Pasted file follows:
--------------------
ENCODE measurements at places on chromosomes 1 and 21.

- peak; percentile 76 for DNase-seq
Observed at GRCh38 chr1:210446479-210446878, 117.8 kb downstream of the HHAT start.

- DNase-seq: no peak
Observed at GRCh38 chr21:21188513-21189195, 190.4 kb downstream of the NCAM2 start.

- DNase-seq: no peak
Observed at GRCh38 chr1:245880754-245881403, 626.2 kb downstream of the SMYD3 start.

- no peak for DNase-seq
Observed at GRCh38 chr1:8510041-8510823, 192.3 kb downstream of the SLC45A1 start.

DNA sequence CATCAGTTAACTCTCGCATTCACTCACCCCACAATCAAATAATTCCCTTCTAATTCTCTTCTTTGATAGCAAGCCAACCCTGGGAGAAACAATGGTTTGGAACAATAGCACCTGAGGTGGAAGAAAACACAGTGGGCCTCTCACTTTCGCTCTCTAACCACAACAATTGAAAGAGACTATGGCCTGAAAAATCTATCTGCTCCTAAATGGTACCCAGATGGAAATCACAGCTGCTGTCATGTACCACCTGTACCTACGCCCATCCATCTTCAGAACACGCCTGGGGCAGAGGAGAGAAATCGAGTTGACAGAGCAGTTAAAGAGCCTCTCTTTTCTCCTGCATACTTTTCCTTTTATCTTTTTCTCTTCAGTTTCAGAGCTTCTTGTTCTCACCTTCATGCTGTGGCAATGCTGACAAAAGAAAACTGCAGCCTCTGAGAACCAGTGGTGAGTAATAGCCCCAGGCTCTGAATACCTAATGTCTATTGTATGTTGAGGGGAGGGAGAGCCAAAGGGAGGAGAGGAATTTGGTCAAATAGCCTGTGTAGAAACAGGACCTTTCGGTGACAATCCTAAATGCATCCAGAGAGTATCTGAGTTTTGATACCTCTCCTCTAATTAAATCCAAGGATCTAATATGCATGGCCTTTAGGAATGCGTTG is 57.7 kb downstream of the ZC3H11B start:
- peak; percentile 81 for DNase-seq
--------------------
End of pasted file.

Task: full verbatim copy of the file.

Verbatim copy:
ENCODE measurements at places on chromosomes 1 and 21.

- peak; percentile 76 for DNase-seq
Observed at GRCh38 chr1:210446479-210446878, 117.8 kb downstream of the HHAT start.

- DNase-seq: no peak
Observed at GRCh38 chr21:21188513-21189195, 190.4 kb downstream of the NCAM2 start.

- DNase-seq: no peak
Observed at GRCh38 chr1:245880754-245881403, 626.2 kb downstream of the SMYD3 start.

- no peak for DNase-seq
Observed at GRCh38 chr1:8510041-8510823, 192.3 kb downstream of the SLC45A1 start.

DNA sequence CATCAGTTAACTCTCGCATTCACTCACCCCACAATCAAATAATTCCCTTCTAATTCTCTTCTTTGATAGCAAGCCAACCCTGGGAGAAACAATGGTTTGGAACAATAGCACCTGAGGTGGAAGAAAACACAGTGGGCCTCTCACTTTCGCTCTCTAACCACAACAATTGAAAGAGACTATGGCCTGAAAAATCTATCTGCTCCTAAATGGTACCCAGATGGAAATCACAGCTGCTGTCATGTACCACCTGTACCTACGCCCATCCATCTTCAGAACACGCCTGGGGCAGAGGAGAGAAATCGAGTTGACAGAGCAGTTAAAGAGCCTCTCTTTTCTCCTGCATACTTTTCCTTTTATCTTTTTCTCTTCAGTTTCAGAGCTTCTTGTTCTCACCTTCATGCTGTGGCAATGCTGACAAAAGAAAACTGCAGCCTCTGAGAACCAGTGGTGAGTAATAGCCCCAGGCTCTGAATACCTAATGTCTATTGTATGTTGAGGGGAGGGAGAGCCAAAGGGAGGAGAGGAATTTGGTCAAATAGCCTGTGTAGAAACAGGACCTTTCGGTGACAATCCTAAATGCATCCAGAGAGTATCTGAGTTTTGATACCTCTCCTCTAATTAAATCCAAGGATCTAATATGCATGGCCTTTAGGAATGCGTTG is 57.7 kb downstream of the ZC3H11B start:
- peak; percentile 81 for DNase-seq